I was reading electromagnetic induction and came across EMF.Now in my text book as the theory has been developed ,they have many a times talked about direction of EMF.

But they have not clearly defined it.When i searched Google,I got this-

Electromotive force, also called emf( measured in volts), is the voltage developed by any source of electrical energy such as a battery or dynamo.[2]

The word "force" in this case is not used to mean mechanical force, measured in newtons, but a potential, or energy per unit of charge, measured in volts.

In electromagnetic induction, emf can be defined around a closed loop as the electromagnetic work that would be transferred to a unit of charge if it travels once around that loop

So if it is actually work done,how come it has a direction?


The definition of EMF involves a line integral. All line integrals require a specified start point, end point, and path. You can assign a direction to the path, so you can loosely connect "direction" and "EMF."

I say loosely because EMF itself does not have a direction, but you have to choose a direction in order to get a value for EMF.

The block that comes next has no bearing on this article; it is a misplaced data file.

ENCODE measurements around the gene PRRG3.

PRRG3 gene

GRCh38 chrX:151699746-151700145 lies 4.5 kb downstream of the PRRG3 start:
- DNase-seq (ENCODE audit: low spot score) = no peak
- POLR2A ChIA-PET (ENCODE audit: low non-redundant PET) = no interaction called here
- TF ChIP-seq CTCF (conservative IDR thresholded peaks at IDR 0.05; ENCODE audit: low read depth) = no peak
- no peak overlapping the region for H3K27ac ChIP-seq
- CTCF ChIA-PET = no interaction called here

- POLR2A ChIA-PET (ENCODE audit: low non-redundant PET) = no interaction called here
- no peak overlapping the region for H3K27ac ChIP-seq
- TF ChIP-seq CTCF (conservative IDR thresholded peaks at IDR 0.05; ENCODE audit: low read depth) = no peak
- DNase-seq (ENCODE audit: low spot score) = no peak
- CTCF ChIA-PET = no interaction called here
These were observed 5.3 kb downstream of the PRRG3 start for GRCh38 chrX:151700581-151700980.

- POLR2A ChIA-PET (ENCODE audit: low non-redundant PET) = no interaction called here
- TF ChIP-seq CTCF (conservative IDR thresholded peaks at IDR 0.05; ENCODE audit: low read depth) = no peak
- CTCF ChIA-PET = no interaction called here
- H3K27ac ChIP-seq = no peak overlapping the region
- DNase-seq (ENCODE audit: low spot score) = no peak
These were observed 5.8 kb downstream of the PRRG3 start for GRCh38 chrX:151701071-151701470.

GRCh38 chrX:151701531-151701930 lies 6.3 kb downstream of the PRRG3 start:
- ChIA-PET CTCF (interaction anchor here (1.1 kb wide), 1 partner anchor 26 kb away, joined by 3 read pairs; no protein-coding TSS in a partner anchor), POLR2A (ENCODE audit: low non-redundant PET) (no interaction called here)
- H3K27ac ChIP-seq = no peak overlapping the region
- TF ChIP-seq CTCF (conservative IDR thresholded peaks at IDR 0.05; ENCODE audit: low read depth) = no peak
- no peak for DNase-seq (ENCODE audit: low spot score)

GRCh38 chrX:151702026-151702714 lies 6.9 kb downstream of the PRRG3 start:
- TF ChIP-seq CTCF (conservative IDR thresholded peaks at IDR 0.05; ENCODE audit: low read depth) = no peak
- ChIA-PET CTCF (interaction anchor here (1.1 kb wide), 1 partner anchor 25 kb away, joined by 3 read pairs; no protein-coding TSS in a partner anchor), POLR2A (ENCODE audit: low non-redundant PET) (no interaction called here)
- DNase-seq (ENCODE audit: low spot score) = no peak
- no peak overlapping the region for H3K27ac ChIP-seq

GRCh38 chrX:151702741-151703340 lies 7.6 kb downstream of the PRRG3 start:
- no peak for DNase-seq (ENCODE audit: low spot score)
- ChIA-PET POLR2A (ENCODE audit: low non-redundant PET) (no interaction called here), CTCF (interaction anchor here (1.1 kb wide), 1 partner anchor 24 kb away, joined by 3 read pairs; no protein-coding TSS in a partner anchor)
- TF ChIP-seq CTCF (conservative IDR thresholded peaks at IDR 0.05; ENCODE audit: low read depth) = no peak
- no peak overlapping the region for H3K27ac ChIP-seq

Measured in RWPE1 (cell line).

Once you're comfortable with line integrals, you can convince yourself that reversing the path direction amounts to changing the sign of the path integral. It's because of this that one can say "EMF upward is positive" and equivalently "EMF downward is negative." The directions here refer to the direction of the path taken.

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  • $\begingroup$ Ok I have read the wiki articles and took me 2 days to actually get the feel of it...But I still have two questions- $\endgroup$ – soumyadeep Sep 21 '14 at 10:35
  • $\begingroup$ 1.How come there are different definitions for a same physical quantity? $\endgroup$ – soumyadeep Sep 21 '14 at 10:36
  • $\begingroup$ 2.Here for the induced EMF, there is a closed integral involved.So what do we do if we want to calculate it between two different points??And maaany more questions are coming by... $\endgroup$ – soumyadeep Sep 21 '14 at 10:38
  • $\begingroup$ You should ask those as a separate Physics.SE question. $\endgroup$ – BMS Sep 21 '14 at 15:54

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